Liriomyza cf. taraxaci Hering,

Eiseman, Charles S. & Lonsdale, Owen, 2019, New State and Host Records for Agromyzidae (Diptera) in the United States, with the Description of Ten New Species, Zootaxa 4661 (1), pp. 1-39: 15-16

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Liriomyza cf. taraxaci Hering


Liriomyza cf. taraxaci Hering 

( Fig. 49View FIGURES 46–56)

Material examined. MASSACHUSETTS: Franklin Co., Northfield, Old Wendell Rd. (42.654294, -72.428336), 12.vii.2017, em. by 31.vii.2017, C.S. Eiseman, ex Lactuca biennis  , #CSE4039, CNC 939691 (1³); NORTH CAR- OLINA: Durham Co., Durham, Pelham  Road, 28.iv.2017, em. 21–23.v.2017, T.S. Feldman, ex Lactuca canadensis  , #CSE3701, CNC 939814–939819 (3³ 3♀);, em. 26–, T.S. Feldman, ex Lactuca canadensis  , #CSE3861, CNC 939785–939797 (4³ 9♀).

Hosts. Asteraceae  : Lactuca  * biennis (Moench) Fernald, L.  * canadensis L.  , L. sativa  L., Taraxacum officinale F.H. Wigg.  ( Eiseman & Lonsdale 2018; see Comments below). In Washington, E. Stansbury (in litt.) has photographed mines on L. serriola  L. consistent with the other Lactuca  mines discussed below. Spencer (1969) reported Cichorium intybus  L. as a host for Liriomyza taraxaci  based on empty leaf mines.

Leaf mine. ( Fig. 49View FIGURES 46–56) Upper surface; on Taraxacum  , a rapidly widening serpentine mine, centrally suffused with brown, expanding into a whitish blotch, with frass in sparsely scattered black grains. The mine of an unconfirmed female specimen on this host had conspicuous feeding lines in the blotch but was otherwise identical ( Eiseman & Lonsdale 2018). The mine on Lactuca  sp. illustrated by Scheffer & Lonsdale (2018) is a blotch with no evident serpentine portion. Our North Carolina specimens were reared from large blotch mines on L. canadensis  containing multiple larvae. We have found similar communal mines on L. biennis  in Massachusetts, with six or more larvae feeding together, although our single specimen may have been reared from a solitary larva (photographs from the collection date show one mine containing a single larva and one containing three). The frass is mostly in small grains, with some larger lumps and strips. The mines on L. biennis  and L. canadensis  exhibit secondary feeding lines as with that of the female from Taraxacum  . In one photograph of aggregate mines on L. biennis  , numerous initial serpentine portions are evident; it is possible that all mines on Lactuca  begin with this feature but it is obliterated by the later blotch.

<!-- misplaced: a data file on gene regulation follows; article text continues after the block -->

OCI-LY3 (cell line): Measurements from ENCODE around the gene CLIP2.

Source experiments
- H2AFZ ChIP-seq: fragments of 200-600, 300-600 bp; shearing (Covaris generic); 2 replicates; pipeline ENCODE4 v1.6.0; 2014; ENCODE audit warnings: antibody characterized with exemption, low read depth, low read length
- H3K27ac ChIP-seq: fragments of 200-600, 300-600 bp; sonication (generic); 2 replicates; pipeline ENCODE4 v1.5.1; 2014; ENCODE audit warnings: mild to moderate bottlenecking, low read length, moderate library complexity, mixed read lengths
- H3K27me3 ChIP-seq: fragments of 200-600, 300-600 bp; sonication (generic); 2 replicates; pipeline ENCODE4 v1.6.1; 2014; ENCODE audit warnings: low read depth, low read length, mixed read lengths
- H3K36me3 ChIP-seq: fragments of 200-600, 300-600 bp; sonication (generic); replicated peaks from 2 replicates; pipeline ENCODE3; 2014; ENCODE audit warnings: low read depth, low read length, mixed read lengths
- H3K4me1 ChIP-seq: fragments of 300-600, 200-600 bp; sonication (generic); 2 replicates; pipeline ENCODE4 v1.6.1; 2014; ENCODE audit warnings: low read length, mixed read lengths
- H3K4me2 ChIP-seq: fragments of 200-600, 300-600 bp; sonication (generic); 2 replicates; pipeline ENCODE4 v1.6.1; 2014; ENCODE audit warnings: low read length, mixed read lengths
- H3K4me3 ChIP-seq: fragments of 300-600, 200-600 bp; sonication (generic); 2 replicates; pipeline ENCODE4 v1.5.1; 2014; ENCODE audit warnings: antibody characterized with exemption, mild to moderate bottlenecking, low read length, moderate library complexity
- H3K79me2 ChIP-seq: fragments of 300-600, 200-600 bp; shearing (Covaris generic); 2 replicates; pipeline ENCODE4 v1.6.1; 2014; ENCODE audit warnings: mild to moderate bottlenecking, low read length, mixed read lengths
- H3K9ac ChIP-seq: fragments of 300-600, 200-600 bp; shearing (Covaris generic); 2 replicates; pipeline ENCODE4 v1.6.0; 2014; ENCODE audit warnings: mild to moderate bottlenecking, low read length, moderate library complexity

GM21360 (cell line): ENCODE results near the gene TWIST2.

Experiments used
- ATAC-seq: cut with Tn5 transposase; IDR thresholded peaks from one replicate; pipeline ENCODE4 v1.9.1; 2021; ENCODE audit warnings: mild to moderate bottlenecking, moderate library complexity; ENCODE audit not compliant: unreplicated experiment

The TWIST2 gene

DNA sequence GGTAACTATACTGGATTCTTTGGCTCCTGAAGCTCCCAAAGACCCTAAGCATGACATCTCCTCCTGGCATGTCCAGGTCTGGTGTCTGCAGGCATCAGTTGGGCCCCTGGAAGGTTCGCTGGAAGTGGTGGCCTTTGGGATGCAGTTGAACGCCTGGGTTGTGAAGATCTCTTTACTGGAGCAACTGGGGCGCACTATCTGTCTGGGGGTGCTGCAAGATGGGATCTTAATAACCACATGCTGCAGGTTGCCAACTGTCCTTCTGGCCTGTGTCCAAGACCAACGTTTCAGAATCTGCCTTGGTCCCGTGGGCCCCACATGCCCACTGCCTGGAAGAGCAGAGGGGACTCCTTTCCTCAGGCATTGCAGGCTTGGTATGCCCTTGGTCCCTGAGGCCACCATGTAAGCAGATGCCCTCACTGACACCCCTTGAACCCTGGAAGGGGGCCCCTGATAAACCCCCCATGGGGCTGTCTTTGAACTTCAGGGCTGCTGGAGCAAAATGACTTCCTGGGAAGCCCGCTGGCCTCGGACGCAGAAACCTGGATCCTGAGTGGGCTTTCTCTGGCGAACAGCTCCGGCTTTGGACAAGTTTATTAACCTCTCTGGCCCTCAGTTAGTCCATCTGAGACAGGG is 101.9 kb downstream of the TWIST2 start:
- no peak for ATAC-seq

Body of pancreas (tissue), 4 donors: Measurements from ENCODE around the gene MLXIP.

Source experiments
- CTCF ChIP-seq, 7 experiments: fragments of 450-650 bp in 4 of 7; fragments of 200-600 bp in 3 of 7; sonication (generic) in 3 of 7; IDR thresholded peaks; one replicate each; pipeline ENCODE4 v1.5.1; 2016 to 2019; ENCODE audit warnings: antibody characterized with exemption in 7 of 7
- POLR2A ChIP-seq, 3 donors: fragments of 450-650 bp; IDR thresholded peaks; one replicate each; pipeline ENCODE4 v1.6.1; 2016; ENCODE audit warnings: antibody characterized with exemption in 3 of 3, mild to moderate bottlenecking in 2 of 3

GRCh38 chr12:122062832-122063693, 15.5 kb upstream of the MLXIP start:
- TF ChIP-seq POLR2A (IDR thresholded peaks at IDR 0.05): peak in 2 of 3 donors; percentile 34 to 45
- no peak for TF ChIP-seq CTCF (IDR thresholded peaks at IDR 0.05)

Puparium. Yellow to yellow-orange; formed outside the mine.

Distribution. USA: AK, IL, MA, * NC, NY, WA, WI (leaf mines only); Canada: AB, BC, MB, NB, ON, QC, SK, YT; Europe ( Eiseman & Lonsdale 2018).

Comments. The specimens listed here belong to what Lonsdale (2017) diagnosed as Liriomyza taraxaci  , noting that this species is likely a complex of Asteraceae-feeders that require further study. There are slight differences in the genitalia compared to the “typical” Taraxacum  feeders and other specimens reared from Lactuca  that do not allow for confident association. Lonsdale (2017) tentatively assigned to L. taraxaci  specimens reared from Lactuca sativa  in Washington. These had been identified as Liriomyza endiviae Hering  by Spencer & Steyskal (1986), whose only other basis for reporting that species from North America was empty leaf mines found on Lactuca  in Maryland; those mines may likewise have been made by L. taraxaci  s.l. Scheffer & Lonsdale (2018) reported a fly reared from a blotch mine on Lactuca  sp. in New York as L. taraxaci  without qualification.

The tendency for larvae to form aggregate  /communal mines on Lactuca  spp. may be attributable simply to females responding to the much larger leaves on these hosts by laying multiple eggs per leaf, rather than being indicative of distinct species with different habits.


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